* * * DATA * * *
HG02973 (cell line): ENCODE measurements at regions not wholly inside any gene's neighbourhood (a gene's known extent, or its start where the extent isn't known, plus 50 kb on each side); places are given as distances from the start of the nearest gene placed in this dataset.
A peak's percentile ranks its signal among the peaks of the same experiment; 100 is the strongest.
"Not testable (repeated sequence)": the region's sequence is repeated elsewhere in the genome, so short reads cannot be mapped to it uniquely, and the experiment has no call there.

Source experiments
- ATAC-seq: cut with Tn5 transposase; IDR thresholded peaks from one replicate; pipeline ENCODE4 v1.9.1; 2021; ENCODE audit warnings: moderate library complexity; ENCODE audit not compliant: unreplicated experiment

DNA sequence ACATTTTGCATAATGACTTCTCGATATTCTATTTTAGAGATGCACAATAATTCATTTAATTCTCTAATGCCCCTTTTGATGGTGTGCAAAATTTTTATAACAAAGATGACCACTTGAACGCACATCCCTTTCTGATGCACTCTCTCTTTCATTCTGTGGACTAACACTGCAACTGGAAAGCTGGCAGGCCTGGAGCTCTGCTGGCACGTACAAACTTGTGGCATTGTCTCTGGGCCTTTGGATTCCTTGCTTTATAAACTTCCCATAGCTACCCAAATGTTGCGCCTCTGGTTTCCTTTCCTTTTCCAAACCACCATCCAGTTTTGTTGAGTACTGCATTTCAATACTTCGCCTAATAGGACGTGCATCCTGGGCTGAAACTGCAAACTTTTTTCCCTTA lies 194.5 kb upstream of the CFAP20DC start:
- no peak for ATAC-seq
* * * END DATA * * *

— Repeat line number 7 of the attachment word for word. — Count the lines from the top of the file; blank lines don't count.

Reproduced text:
- no peak for ATAC-seq